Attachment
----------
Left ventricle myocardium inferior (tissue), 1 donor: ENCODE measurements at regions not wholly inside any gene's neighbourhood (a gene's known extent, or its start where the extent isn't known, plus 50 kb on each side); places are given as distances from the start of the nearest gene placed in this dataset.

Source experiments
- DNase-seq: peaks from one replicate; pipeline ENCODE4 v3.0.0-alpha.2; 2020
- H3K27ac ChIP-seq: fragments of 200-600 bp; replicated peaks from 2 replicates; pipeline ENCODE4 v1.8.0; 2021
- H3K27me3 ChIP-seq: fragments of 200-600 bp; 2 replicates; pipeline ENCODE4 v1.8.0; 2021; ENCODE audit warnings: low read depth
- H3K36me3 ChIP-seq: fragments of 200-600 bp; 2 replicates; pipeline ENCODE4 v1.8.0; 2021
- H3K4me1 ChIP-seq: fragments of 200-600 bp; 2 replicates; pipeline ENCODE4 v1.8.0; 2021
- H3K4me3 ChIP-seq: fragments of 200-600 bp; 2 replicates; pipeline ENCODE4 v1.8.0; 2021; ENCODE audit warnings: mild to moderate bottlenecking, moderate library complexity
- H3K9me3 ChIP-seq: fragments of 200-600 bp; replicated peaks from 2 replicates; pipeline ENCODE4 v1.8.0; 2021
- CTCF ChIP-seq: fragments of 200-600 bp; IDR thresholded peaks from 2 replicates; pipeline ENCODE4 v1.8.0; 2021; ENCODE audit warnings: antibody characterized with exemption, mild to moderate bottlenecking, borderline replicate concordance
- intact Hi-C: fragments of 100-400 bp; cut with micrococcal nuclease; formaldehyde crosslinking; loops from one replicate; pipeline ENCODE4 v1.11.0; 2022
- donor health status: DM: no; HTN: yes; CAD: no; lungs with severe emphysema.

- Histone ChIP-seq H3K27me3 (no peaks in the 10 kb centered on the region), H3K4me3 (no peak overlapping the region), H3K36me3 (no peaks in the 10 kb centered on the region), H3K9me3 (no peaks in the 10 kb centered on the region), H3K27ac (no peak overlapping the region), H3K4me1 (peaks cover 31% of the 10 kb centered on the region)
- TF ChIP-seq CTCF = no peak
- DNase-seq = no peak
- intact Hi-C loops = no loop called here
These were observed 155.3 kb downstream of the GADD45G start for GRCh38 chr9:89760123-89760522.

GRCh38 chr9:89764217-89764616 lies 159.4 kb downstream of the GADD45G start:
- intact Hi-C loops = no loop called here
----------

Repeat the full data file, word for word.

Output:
Left ventricle myocardium inferior (tissue), 1 donor: ENCODE measurements at regions not wholly inside any gene's neighbourhood (a gene's known extent, or its start where the extent isn't known, plus 50 kb on each side); places are given as distances from the start of the nearest gene placed in this dataset.

Source experiments
- DNase-seq: peaks from one replicate; pipeline ENCODE4 v3.0.0-alpha.2; 2020
- H3K27ac ChIP-seq: fragments of 200-600 bp; replicated peaks from 2 replicates; pipeline ENCODE4 v1.8.0; 2021
- H3K27me3 ChIP-seq: fragments of 200-600 bp; 2 replicates; pipeline ENCODE4 v1.8.0; 2021; ENCODE audit warnings: low read depth
- H3K36me3 ChIP-seq: fragments of 200-600 bp; 2 replicates; pipeline ENCODE4 v1.8.0; 2021
- H3K4me1 ChIP-seq: fragments of 200-600 bp; 2 replicates; pipeline ENCODE4 v1.8.0; 2021
- H3K4me3 ChIP-seq: fragments of 200-600 bp; 2 replicates; pipeline ENCODE4 v1.8.0; 2021; ENCODE audit warnings: mild to moderate bottlenecking, moderate library complexity
- H3K9me3 ChIP-seq: fragments of 200-600 bp; replicated peaks from 2 replicates; pipeline ENCODE4 v1.8.0; 2021
- CTCF ChIP-seq: fragments of 200-600 bp; IDR thresholded peaks from 2 replicates; pipeline ENCODE4 v1.8.0; 2021; ENCODE audit warnings: antibody characterized with exemption, mild to moderate bottlenecking, borderline replicate concordance
- intact Hi-C: fragments of 100-400 bp; cut with micrococcal nuclease; formaldehyde crosslinking; loops from one replicate; pipeline ENCODE4 v1.11.0; 2022
- donor health status: DM: no; HTN: yes; CAD: no; lungs with severe emphysema.

- Histone ChIP-seq H3K27me3 (no peaks in the 10 kb centered on the region), H3K4me3 (no peak overlapping the region), H3K36me3 (no peaks in the 10 kb centered on the region), H3K9me3 (no peaks in the 10 kb centered on the region), H3K27ac (no peak overlapping the region), H3K4me1 (peaks cover 31% of the 10 kb centered on the region)
- TF ChIP-seq CTCF = no peak
- DNase-seq = no peak
- intact Hi-C loops = no loop called here
These were observed 155.3 kb downstream of the GADD45G start for GRCh38 chr9:89760123-89760522.

GRCh38 chr9:89764217-89764616 lies 159.4 kb downstream of the GADD45G start:
- intact Hi-C loops = no loop called here